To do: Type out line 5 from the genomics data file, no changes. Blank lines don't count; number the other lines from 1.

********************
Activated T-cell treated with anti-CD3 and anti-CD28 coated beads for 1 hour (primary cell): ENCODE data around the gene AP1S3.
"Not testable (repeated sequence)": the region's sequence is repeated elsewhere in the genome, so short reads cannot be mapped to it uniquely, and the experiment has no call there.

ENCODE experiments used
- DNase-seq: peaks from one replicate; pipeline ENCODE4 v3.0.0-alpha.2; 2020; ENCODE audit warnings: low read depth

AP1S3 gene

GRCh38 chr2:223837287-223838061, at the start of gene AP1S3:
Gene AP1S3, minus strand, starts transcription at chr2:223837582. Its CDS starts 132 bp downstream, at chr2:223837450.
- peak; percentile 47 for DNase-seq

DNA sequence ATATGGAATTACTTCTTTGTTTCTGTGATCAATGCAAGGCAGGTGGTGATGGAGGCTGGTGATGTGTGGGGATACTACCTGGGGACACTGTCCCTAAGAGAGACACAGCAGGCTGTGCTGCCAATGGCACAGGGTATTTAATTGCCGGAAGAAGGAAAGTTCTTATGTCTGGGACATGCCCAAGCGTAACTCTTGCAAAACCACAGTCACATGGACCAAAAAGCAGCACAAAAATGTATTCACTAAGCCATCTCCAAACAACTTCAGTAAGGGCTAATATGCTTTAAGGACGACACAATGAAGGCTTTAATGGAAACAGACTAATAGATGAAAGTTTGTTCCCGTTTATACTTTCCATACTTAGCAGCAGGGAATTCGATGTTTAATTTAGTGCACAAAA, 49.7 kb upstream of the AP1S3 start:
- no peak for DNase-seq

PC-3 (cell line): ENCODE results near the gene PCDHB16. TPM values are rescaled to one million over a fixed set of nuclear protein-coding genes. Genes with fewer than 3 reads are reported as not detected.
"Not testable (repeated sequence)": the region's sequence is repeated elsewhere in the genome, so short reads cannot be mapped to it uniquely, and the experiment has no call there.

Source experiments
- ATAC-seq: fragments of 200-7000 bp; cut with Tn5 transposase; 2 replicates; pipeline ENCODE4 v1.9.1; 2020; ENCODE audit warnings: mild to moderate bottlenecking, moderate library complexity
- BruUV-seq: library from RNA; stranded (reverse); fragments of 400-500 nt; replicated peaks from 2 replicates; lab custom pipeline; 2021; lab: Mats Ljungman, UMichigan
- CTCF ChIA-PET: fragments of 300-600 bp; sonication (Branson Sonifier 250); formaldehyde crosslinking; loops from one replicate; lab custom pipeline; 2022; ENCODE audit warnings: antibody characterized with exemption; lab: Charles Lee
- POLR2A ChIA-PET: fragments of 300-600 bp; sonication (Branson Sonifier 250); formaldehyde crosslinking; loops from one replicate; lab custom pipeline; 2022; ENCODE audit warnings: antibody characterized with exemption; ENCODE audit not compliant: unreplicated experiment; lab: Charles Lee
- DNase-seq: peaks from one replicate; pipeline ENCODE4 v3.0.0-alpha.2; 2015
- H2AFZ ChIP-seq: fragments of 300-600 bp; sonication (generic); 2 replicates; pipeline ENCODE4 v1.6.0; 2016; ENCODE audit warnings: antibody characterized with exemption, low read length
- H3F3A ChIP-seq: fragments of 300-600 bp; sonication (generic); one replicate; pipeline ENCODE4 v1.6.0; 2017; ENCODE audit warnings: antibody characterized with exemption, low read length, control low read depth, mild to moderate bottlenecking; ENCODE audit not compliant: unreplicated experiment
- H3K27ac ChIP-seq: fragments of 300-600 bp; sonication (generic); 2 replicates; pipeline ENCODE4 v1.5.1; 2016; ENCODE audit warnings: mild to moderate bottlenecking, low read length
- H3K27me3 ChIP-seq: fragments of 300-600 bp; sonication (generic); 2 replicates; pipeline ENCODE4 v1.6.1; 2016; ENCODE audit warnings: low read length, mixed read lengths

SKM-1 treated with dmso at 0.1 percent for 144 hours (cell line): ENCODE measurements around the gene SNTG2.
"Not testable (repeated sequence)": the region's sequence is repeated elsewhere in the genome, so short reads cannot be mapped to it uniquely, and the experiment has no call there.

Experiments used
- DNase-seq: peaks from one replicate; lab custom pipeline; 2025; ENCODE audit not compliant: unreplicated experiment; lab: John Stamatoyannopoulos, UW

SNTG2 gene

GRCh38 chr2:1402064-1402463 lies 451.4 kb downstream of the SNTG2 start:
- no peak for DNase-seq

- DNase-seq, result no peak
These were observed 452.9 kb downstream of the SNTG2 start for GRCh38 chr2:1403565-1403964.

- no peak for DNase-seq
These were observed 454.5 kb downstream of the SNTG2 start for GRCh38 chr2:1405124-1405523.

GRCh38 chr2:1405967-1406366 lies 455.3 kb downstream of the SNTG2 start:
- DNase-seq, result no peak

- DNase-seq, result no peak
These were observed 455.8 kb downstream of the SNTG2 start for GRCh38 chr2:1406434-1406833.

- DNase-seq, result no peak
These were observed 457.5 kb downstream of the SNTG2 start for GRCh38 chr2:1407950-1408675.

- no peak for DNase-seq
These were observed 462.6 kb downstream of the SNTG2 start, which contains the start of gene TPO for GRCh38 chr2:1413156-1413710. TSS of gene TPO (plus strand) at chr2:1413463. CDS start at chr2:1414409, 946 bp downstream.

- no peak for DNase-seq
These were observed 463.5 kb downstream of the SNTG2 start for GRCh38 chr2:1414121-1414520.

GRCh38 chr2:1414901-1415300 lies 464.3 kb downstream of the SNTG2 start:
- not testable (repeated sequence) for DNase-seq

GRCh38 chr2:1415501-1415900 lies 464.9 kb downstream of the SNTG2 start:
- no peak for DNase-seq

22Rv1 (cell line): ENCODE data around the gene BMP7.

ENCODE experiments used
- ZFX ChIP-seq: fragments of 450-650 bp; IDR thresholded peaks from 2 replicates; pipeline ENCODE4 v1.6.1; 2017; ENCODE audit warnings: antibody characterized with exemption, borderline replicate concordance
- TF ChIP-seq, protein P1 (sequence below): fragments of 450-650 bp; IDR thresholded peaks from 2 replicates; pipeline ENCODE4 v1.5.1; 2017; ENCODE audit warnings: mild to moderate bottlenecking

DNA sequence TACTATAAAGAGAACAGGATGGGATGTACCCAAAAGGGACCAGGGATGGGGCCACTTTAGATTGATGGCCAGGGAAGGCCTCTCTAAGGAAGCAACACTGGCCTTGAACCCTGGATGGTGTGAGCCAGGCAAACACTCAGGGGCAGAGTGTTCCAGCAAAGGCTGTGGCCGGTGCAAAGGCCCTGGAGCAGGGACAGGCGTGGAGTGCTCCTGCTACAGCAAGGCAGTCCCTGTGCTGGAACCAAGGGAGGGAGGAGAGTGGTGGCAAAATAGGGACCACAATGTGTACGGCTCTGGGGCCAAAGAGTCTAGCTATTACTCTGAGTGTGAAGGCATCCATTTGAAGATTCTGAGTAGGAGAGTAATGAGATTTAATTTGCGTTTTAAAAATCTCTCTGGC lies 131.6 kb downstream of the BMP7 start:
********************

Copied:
AP1S3 gene